1. This house was built 1986, approved beforehand and
inspected afterwards as conforming to building code in
all respects including the wood stove and steel chimney.
We use it 100 to 120 days a year, have the chimney swept
every 100 days (five times in four years); the local fire brigade
has twice inspected, approved the stove and commended
our operating methods.
2. Property insurance companies have been apprehensive
about fires caused by improperly operated wood stoves for
about 10 years; for several years (in Canada) they have
charged a premium of about 10 per cent for home owners
who have a wood stove.
3. My insurer (April) asked in May to send an inspector
to check on the wood stove. He telephoned in June, inspected
in July and wrote in August a report sent to the insurer in September,
that says the stove does not conform to the current building
code in two particular respects.
4. Since then I have asked the insurance agent and the
insurance company about six questions about topics from
technical detail to policy. (E.g. 1: if we remove one inch all
around the fire-resistant panel to improve airflow, as inthe
current code, will this satisfy the insurer? E.g. 2: is the
insurer asking us to retrofit to meet the current code for
new construction, which city building and fire inspectors
do _not_ do?) In three months one such question has been
answered and none of the others.
We are being jerked around. My impression is (1) the insurance
people do not actually know anything about wood stoves, and
are relying on (2) the inspector with credentials in Wood Energy
Technology Transfer, who has taken a three-day course in stoves
and the (current) building code. The ingredient missing is that
the insurance company has not yet said, in general, what its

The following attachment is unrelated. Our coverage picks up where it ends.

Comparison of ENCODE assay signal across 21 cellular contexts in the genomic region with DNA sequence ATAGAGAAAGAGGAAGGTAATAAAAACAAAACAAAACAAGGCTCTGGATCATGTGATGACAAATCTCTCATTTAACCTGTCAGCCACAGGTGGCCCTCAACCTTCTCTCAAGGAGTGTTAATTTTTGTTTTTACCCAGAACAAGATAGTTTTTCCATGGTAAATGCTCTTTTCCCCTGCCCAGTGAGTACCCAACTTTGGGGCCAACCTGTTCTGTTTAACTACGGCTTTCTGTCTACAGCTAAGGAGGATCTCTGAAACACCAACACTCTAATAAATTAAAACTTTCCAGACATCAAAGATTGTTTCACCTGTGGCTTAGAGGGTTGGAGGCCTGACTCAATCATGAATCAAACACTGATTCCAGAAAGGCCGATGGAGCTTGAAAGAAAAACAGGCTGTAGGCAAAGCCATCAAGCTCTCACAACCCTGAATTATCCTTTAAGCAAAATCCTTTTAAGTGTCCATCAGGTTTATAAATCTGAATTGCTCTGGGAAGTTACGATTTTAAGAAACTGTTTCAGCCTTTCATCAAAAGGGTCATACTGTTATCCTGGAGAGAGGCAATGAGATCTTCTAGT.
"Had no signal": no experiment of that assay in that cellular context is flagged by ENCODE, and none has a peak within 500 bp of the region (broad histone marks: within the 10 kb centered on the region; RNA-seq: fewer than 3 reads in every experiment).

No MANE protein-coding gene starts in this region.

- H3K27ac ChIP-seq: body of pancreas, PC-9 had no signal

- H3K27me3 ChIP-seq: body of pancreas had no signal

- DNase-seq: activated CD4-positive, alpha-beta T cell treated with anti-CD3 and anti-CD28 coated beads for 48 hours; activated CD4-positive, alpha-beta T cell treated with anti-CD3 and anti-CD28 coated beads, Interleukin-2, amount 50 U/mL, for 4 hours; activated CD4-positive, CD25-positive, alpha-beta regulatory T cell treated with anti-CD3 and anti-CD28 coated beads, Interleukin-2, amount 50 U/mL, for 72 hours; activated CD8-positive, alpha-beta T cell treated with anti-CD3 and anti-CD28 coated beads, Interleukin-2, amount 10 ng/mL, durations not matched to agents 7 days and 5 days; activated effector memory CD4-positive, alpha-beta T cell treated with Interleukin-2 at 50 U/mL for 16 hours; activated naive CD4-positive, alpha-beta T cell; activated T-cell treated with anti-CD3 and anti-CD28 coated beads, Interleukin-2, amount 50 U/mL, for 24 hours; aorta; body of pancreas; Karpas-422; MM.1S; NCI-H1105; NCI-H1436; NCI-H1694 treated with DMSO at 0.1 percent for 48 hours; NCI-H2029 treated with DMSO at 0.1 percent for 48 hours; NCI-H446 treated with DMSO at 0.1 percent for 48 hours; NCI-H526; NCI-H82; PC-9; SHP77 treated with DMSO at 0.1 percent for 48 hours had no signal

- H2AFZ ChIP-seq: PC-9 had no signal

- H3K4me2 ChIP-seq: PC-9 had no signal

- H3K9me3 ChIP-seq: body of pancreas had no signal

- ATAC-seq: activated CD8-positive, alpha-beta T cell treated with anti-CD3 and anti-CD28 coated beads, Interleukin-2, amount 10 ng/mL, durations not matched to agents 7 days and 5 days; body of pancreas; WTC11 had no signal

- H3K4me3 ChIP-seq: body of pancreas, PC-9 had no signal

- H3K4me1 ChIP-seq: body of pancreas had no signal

policy is or, in particular, what it would like us to do.
How common is this nowadays?
Well, we have a second home with a 'free standing cone fireplace' and we
recently received a notice from out insurance company that our fireplace is
not safe and our insurance will be dropped if we don't rectify the situation
within 20 days.
Background: we bought this house this past summer. I can tell by looking at
the fireplace that it isn't safe (there is a reduction in the size of the
pipe, there is no fireproof material on the walls behind the fireplace, it
is only 18" from the wall and the concrete slab thing under it isn't much
bigger than the fireplace itself). I never had any intention of using the
damn thing. About two months ago,some inspector for the insurance company
came and took pictures of it, and a couple weeks ago we got the letter.
As it happened, I had scheduled a chimney cleaning and inspection by the
chimney company for December 1st even before I got the letter.
When I called the insurance company, the underwriter that I spoke to didn't
seem to have any more knowledge than I did (in other words, none). She told
me that I had to have the fire marshall from the town inspect it and sign
off on it being to code, etc.
In the end, we are just going to rip the damn thing out since I have no
interest in using it anyway. Maybe we'll put in a pellet stove or a 'real'
woodstove in the future, but in the meantime the insurance company is
satisfied with me telling them that I am going to remove it. I'm supposed
to call them back for a reinspection once it is removed.
I'd guess that it is pretty normal for them to be worried about woodstoves,
fire is a big cause of claims, and getting rid of 'unsafe' fireplaces,
woodstoves and chimneys would help their bottom line in the long run.
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